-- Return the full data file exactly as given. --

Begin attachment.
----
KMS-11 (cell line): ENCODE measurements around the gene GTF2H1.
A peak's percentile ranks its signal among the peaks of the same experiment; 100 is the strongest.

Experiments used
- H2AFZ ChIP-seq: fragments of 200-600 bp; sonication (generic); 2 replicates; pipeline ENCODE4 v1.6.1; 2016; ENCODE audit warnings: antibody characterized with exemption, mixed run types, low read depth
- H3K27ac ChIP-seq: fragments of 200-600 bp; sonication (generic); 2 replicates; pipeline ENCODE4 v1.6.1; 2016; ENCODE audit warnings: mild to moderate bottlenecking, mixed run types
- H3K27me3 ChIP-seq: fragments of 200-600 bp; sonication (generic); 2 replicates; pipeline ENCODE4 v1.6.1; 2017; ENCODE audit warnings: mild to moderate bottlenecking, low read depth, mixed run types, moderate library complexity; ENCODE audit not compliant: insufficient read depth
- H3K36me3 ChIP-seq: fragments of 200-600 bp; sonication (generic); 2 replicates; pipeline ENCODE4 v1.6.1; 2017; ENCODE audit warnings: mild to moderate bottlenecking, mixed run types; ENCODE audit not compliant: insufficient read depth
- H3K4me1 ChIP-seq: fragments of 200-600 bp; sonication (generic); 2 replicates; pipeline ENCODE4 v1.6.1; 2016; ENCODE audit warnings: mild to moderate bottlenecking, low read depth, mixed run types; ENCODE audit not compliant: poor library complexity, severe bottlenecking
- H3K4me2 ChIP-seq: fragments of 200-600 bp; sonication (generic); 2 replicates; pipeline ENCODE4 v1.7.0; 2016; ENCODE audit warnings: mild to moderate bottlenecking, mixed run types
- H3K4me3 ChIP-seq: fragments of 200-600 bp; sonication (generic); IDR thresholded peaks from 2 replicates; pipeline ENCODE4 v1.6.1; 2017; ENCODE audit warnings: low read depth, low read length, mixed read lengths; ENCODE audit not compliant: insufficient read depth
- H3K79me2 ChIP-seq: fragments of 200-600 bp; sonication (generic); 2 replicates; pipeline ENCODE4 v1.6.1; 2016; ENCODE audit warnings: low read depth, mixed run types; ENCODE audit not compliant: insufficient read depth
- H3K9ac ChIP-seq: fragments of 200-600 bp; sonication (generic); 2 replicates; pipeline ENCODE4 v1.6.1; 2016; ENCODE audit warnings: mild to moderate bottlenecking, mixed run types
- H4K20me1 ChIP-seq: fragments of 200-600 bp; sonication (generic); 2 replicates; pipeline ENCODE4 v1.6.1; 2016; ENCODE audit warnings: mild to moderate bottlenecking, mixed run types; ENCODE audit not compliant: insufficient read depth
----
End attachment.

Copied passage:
KMS-11 (cell line): ENCODE measurements around the gene GTF2H1.
A peak's percentile ranks its signal among the peaks of the same experiment; 100 is the strongest.

Experiments used
- H2AFZ ChIP-seq: fragments of 200-600 bp; sonication (generic); 2 replicates; pipeline ENCODE4 v1.6.1; 2016; ENCODE audit warnings: antibody characterized with exemption, mixed run types, low read depth
- H3K27ac ChIP-seq: fragments of 200-600 bp; sonication (generic); 2 replicates; pipeline ENCODE4 v1.6.1; 2016; ENCODE audit warnings: mild to moderate bottlenecking, mixed run types
- H3K27me3 ChIP-seq: fragments of 200-600 bp; sonication (generic); 2 replicates; pipeline ENCODE4 v1.6.1; 2017; ENCODE audit warnings: mild to moderate bottlenecking, low read depth, mixed run types, moderate library complexity; ENCODE audit not compliant: insufficient read depth
- H3K36me3 ChIP-seq: fragments of 200-600 bp; sonication (generic); 2 replicates; pipeline ENCODE4 v1.6.1; 2017; ENCODE audit warnings: mild to moderate bottlenecking, mixed run types; ENCODE audit not compliant: insufficient read depth
- H3K4me1 ChIP-seq: fragments of 200-600 bp; sonication (generic); 2 replicates; pipeline ENCODE4 v1.6.1; 2016; ENCODE audit warnings: mild to moderate bottlenecking, low read depth, mixed run types; ENCODE audit not compliant: poor library complexity, severe bottlenecking
- H3K4me2 ChIP-seq: fragments of 200-600 bp; sonication (generic); 2 replicates; pipeline ENCODE4 v1.7.0; 2016; ENCODE audit warnings: mild to moderate bottlenecking, mixed run types
- H3K4me3 ChIP-seq: fragments of 200-600 bp; sonication (generic); IDR thresholded peaks from 2 replicates; pipeline ENCODE4 v1.6.1; 2017; ENCODE audit warnings: low read depth, low read length, mixed read lengths; ENCODE audit not compliant: insufficient read depth
- H3K79me2 ChIP-seq: fragments of 200-600 bp; sonication (generic); 2 replicates; pipeline ENCODE4 v1.6.1; 2016; ENCODE audit warnings: low read depth, mixed run types; ENCODE audit not compliant: insufficient read depth
- H3K9ac ChIP-seq: fragments of 200-600 bp; sonication (generic); 2 replicates; pipeline ENCODE4 v1.6.1; 2016; ENCODE audit warnings: mild to moderate bottlenecking, mixed run types
- H4K20me1 ChIP-seq: fragments of 200-600 bp; sonication (generic); 2 replicates; pipeline ENCODE4 v1.6.1; 2016; ENCODE audit warnings: mild to moderate bottlenecking, mixed run types; ENCODE audit not compliant: insufficient read depth